Most lawyers are idiots period Once you know the procedure, the law, and the cases, you can be better with your scientifically trained mind. In my cases, I simply nail the opponents with surgical precision by defeating their arguments on pure logic, and they have no way of countering it. They can pile up a whole ton of cases, but they can't overcome simple facts coupled with mathematical reasoning.

1:58 PM, September 27, 2006  
Blogger Scientia from AMDZone said...

AMD has been coming up with more and more vaporware in the past 6months while Intel brought atleast 10 new CPUs to the market

Well, could you name even one vaporware product from AMD? And, before you put your foot in your mouth by mentioning K8L, keep in mind that when Anand previewed Conroe it wasn't due to be released for six months. K8L should be previewed soon and released about six months later. You might not be able to understand the concept but it isn't vaporware when you release a product on time or earlier than you said you would. And, AMD has always said mid 2007 for K8L.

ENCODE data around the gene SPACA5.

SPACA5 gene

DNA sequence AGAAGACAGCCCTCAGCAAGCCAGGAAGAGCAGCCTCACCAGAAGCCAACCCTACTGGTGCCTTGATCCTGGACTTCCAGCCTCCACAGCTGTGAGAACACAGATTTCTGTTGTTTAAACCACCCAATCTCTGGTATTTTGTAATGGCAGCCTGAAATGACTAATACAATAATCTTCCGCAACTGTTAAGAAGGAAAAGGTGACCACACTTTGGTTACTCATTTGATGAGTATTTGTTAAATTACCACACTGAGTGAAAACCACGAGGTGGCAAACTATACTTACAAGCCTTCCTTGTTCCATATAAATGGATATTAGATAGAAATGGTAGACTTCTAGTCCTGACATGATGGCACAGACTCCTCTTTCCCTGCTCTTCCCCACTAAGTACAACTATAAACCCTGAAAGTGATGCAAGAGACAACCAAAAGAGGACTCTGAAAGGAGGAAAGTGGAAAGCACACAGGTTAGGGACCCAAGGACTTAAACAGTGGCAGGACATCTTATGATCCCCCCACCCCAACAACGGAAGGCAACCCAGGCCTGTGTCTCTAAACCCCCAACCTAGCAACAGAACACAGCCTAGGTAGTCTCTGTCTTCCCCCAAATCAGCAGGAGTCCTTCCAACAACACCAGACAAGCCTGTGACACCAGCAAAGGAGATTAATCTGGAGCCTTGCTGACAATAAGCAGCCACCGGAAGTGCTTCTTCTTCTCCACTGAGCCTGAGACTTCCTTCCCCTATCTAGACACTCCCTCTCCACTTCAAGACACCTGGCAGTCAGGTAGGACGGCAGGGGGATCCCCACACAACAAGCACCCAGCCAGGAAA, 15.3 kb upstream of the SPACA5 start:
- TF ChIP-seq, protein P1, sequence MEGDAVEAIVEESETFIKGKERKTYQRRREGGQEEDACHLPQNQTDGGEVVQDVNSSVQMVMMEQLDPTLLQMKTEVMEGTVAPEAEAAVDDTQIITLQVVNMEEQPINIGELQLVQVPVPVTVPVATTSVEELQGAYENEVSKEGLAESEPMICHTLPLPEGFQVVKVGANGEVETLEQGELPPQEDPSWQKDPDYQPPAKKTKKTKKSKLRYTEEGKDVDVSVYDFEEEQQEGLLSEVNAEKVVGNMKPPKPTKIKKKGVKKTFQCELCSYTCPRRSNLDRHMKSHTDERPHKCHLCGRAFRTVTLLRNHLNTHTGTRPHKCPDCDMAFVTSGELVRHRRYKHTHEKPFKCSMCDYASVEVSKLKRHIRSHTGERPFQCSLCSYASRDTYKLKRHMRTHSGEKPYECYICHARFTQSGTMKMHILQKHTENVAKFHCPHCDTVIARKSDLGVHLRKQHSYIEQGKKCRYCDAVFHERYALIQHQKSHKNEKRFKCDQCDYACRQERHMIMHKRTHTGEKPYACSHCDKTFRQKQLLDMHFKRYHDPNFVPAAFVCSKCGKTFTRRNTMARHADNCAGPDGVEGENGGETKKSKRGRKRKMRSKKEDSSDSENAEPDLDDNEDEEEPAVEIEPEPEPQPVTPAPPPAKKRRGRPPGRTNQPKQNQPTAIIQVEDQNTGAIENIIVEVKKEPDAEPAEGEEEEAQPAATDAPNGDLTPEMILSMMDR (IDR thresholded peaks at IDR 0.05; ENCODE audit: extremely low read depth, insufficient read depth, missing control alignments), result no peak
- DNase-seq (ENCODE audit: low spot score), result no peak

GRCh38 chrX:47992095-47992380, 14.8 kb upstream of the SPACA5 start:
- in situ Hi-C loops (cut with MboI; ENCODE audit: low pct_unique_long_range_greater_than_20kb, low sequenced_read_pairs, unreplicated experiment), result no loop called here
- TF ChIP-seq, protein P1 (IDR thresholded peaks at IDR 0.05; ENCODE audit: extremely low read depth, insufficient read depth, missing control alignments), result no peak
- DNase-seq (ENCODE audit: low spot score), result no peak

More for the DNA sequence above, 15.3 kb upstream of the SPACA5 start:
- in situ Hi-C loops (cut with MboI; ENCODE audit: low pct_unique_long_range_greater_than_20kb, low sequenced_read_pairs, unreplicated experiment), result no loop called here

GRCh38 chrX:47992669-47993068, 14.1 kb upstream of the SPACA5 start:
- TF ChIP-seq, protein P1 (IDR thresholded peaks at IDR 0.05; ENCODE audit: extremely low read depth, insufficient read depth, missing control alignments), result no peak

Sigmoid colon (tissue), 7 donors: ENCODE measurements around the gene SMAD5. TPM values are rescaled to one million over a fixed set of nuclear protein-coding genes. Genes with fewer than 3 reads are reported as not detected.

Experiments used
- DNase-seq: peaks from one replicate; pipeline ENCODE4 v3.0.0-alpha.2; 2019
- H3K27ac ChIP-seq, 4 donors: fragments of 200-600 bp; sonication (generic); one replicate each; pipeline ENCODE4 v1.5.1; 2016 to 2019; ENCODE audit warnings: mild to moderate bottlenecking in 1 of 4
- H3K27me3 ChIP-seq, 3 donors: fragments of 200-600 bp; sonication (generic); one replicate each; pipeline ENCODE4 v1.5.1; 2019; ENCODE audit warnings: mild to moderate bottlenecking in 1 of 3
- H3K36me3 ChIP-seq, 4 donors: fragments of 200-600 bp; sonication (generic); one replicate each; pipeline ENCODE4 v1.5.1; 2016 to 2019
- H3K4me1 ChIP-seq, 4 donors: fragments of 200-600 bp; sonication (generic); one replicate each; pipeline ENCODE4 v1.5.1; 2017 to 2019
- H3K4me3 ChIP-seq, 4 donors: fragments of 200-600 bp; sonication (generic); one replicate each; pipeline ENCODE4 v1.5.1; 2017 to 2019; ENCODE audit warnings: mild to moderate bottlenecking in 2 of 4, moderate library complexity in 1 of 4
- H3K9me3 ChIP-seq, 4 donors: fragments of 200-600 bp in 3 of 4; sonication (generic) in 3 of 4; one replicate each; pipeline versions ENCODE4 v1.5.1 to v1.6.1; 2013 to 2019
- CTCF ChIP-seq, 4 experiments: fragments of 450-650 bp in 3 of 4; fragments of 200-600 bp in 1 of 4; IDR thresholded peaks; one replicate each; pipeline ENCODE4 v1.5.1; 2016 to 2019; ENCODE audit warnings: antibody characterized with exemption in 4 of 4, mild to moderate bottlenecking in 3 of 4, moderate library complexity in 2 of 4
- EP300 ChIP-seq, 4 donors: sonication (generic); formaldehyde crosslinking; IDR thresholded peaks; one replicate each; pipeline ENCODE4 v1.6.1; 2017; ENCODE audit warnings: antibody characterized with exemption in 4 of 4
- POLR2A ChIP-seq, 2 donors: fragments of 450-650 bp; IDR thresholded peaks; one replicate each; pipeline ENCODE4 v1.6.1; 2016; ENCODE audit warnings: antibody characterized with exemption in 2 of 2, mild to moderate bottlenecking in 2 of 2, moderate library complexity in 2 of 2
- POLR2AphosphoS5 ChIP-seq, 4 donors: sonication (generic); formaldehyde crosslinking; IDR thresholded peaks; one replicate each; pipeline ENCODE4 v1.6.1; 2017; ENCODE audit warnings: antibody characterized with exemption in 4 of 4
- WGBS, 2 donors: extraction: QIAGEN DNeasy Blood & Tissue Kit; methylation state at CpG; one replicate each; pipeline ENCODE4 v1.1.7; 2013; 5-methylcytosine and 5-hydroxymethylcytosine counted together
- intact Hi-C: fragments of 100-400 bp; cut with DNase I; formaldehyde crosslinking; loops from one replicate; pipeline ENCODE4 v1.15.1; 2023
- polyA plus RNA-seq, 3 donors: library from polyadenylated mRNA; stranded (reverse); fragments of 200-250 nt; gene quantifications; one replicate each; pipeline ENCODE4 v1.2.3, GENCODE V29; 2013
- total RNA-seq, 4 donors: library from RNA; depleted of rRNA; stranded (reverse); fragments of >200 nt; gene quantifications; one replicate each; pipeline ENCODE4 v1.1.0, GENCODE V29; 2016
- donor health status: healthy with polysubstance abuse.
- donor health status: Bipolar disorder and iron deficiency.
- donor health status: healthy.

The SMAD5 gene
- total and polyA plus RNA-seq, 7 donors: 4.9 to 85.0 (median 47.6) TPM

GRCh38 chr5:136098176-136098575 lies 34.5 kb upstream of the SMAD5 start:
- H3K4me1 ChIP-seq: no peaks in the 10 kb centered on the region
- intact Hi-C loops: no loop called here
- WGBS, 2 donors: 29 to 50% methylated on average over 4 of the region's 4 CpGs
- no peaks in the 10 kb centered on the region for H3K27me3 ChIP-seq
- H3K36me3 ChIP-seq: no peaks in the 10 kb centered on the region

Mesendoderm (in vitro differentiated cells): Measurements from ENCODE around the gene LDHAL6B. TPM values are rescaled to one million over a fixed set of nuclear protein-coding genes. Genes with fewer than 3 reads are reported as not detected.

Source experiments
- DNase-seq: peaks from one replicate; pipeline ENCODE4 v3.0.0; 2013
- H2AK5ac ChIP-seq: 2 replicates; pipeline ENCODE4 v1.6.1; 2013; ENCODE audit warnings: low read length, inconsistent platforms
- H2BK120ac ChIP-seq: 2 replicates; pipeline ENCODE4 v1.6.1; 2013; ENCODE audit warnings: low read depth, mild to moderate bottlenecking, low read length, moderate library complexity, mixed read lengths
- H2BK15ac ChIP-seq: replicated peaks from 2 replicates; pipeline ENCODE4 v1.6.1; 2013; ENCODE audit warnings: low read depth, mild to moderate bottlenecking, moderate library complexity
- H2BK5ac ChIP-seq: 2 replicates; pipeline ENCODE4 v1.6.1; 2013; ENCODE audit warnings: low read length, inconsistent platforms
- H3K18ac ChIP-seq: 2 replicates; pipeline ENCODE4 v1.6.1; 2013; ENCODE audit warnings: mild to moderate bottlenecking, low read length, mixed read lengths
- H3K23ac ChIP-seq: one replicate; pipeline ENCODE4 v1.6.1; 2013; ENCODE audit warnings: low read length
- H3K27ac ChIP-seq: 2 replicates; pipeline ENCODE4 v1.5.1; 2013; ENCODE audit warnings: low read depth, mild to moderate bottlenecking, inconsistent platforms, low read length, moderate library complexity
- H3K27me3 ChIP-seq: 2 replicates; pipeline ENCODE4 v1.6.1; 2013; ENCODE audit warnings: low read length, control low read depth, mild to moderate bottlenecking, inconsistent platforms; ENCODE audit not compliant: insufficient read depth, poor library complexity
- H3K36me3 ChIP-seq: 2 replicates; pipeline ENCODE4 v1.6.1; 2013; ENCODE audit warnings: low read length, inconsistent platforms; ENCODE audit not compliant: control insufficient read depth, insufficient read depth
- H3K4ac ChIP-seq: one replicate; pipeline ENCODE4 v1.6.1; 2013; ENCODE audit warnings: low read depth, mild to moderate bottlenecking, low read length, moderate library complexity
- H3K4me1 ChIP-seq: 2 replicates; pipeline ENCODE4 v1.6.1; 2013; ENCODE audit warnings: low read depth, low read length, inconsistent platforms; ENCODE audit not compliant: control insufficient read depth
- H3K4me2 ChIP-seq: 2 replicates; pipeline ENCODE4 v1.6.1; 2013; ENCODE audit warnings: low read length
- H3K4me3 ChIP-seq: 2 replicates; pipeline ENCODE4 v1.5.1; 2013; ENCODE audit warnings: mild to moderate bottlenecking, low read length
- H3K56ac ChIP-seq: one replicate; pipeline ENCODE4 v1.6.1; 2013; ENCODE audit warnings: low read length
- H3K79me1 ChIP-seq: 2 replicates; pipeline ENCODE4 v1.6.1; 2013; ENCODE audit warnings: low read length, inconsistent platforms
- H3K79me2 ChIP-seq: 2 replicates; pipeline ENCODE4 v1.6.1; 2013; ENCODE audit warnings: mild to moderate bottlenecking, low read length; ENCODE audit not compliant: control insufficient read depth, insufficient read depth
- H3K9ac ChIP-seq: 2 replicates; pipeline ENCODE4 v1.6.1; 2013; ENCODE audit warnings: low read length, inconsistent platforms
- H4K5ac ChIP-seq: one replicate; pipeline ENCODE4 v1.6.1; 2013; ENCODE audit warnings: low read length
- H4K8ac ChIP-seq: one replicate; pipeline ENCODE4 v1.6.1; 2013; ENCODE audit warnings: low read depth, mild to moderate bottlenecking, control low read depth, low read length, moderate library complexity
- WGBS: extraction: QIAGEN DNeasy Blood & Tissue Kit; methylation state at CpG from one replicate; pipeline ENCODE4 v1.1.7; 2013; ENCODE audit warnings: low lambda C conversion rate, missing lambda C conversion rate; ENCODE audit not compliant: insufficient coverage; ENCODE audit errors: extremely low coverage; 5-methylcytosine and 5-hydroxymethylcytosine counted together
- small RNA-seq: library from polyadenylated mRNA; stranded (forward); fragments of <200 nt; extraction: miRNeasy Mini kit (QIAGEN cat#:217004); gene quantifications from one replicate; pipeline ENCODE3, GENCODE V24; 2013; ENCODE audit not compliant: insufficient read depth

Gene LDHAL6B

Secondly, what are these ten processors from Intel? I assume you must mean Conroe plus woodcrest and merom. You must have forgotten that AMD released Revision F which included support for DDR2 and virtualization. AMD will soon be releasing Revision G which is just a die shrink but also the 4x4 chips, and then Revision H which is a modified core in Q2 07.

2:36 PM, September 27, 2006  
Blogger Scientia from AMDZone said...

1. Intel has superior desktop processors.

The 18% share of production that is Conroe is superior. The other 82% is not.

2. Intel's processors are less expensive than a poorer performing AMD counterpart processor.

No. 82% of Intel's chips are not cheaper in terms of performance. Of the 18% that is Conroe, AMD's 3800+ currently has no competition from Intel. Intel's E6300 and E6400 chips are about equal to AMD's chips at these prices. However, the E6600, E6700, and X6800 are indeed better performing than AMD's offerings in the same price range.